Some good places to buy wax seal kits are:

NostalgicImpressions.com

Horchow.com

BarnesAndNoble.com

WorldMarket.com

Published in: on December 6, 2012 at 5:05 pm  Leave a Comment  

Odd Folks Home

I’m quite excited about the Science Channel’s new television series, “Odd Folks Home”.  From the now-famous mortician-turned-clothing-designer Laura Flook, to a woman who collects things that come out of her dog, to a man who paints masterpieces with his own blood.  The 30-minute episodes are interspersed with fascinating factoids of the macabre.

Check out the preview, below.  If you don’t get the Science channel at home, you can purchase each episode for streaming on YouTube for only $1.99.

Published in: on December 5, 2012 at 6:42 pm  Leave a Comment  

Antique Armoires and Cabinets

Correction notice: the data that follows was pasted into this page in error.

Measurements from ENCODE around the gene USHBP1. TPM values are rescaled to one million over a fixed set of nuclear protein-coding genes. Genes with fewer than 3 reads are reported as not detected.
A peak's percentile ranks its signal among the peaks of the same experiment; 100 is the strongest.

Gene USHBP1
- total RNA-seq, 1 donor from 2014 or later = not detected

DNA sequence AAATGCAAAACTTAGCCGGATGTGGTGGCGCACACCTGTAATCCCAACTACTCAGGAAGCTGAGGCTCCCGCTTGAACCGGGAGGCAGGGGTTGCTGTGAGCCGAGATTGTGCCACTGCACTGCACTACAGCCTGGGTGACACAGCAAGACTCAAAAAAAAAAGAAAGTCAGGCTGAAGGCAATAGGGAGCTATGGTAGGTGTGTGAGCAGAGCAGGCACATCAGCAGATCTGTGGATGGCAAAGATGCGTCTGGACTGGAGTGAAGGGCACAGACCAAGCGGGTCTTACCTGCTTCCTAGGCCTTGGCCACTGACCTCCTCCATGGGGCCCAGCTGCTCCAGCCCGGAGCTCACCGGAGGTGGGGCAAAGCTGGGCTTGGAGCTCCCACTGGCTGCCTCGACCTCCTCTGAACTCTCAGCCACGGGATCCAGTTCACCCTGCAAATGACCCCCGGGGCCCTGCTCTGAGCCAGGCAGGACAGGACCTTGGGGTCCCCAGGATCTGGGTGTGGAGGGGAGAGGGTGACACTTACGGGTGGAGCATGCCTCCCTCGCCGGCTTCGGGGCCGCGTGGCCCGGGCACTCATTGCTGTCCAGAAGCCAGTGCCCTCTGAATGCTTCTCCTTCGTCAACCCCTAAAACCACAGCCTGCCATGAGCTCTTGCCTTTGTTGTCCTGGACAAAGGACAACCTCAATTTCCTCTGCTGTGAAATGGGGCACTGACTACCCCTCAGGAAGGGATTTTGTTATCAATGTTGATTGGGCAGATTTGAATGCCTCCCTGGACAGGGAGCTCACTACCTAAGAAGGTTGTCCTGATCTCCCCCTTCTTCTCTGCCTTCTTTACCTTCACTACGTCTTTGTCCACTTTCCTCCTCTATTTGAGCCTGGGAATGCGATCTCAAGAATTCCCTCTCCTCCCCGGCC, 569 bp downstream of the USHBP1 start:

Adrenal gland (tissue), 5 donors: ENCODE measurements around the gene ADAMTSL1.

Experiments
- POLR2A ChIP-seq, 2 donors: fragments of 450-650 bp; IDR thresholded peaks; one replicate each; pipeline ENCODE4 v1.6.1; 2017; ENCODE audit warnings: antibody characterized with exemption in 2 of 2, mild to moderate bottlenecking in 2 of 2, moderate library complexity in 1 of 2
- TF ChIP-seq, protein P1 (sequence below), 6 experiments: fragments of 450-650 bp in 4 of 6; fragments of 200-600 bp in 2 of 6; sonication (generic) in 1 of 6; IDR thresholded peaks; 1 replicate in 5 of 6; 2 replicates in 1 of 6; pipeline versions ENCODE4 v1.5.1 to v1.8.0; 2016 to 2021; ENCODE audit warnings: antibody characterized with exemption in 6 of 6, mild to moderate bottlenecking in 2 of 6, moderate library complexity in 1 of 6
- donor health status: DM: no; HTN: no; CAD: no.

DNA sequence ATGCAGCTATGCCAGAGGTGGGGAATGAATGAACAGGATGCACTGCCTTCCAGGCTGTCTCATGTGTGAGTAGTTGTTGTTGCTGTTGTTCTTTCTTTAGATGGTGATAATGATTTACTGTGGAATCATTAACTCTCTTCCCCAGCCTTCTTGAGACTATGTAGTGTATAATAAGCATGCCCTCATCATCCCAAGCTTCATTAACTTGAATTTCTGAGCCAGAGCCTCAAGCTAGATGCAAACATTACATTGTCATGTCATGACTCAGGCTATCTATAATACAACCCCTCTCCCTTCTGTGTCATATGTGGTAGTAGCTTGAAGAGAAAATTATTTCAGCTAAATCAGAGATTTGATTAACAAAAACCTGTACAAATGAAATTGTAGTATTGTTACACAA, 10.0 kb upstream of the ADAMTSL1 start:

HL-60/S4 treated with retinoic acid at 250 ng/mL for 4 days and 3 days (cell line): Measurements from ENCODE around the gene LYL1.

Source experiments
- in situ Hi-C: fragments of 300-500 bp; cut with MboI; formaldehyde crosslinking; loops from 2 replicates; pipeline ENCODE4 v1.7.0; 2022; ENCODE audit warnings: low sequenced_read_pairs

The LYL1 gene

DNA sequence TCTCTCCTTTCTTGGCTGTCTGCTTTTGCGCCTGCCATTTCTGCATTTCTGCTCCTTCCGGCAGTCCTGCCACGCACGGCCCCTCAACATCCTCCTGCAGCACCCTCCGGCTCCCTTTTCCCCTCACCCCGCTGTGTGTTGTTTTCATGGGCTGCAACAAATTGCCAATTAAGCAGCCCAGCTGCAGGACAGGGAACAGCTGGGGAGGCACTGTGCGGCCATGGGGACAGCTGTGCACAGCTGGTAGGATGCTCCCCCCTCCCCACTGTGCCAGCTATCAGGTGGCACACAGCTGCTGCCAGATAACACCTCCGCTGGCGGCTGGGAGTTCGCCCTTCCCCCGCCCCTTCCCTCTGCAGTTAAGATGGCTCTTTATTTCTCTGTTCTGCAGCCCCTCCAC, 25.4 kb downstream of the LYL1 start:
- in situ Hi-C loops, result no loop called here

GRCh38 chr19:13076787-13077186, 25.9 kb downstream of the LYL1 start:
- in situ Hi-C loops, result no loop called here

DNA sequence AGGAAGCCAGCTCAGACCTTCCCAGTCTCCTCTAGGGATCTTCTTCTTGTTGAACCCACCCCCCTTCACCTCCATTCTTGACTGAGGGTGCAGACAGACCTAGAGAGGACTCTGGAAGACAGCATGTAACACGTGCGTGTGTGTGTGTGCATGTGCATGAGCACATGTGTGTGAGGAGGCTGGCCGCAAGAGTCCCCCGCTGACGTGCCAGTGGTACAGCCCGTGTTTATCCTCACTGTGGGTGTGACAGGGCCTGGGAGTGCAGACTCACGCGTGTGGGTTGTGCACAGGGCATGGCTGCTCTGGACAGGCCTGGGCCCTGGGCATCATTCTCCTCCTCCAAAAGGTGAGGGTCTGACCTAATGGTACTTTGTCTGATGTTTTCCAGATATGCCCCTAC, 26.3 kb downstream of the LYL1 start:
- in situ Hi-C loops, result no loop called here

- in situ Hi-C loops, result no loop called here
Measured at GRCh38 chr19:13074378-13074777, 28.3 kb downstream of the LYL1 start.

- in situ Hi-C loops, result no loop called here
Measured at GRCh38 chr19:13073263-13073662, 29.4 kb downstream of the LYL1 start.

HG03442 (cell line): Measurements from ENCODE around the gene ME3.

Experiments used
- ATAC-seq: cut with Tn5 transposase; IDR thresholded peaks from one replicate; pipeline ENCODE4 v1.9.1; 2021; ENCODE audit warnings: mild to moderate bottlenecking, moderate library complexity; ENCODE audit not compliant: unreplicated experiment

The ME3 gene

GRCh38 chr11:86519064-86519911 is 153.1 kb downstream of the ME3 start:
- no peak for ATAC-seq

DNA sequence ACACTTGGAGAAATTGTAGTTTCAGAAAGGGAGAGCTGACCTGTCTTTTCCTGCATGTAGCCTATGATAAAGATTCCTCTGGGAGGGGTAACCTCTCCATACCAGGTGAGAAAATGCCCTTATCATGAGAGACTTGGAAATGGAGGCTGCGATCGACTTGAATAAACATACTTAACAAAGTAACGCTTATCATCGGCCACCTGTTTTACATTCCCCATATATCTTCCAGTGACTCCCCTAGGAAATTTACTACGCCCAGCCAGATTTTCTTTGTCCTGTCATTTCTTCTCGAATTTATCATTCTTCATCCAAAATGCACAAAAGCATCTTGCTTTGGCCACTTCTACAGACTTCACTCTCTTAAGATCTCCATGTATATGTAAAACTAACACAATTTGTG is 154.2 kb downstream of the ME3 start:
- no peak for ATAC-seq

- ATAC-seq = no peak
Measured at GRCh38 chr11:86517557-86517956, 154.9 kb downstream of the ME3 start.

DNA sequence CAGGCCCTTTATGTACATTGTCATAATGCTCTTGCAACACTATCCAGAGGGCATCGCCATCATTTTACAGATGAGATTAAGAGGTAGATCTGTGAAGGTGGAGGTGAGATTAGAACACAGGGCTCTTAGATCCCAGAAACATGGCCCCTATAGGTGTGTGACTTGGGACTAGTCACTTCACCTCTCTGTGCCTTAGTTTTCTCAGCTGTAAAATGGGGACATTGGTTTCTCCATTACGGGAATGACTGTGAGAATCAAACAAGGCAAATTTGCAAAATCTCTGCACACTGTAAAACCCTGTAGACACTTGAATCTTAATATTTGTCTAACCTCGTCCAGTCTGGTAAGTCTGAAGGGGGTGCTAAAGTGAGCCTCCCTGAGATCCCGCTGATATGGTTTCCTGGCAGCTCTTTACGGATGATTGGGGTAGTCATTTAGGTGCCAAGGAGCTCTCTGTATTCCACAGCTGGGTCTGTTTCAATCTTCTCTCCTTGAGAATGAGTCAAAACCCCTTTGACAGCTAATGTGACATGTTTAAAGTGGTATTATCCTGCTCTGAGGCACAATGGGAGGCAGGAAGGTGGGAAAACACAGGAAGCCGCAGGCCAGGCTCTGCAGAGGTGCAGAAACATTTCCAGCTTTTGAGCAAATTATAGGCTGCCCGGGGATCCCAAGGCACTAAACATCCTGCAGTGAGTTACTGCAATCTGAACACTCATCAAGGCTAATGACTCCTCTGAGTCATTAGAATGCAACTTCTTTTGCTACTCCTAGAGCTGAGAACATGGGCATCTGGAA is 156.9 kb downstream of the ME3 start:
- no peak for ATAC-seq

M. Markley Antiques has acquired quite the collection of antique armoires and display cabinets, particularly of the Renaissance, Louis XIII, and Louis XIV eras.  These beautiful pieces can be used to hold your wardrobe, to display books or heirlooms, or even to conceal more sinister things.  The woodworking is exquisitely intricate and the material is of undeniably high quality.

Published in: on December 4, 2012 at 9:42 pm  Leave a Comment  

Where to Buy a Suit of Armor

Whether it’s for display in your main hall or for wearing around the house, an authentic suit of Medieval armor is a great investment and can be passed down as an heirloom in your family for many generations.  MedievalCollectibles.com sells a wide variety of suits, from Gothic to Tournament to Samurai.  They range in price from $1900 to $11,000.  A bit pricey, but at least they’re high quality.

https://i1.wp.com/i1177.photobucket.com/albums/x346/darkclasswordpress/PelesCastleHonorHall.png

Published in: on December 3, 2012 at 6:37 pm  Leave a Comment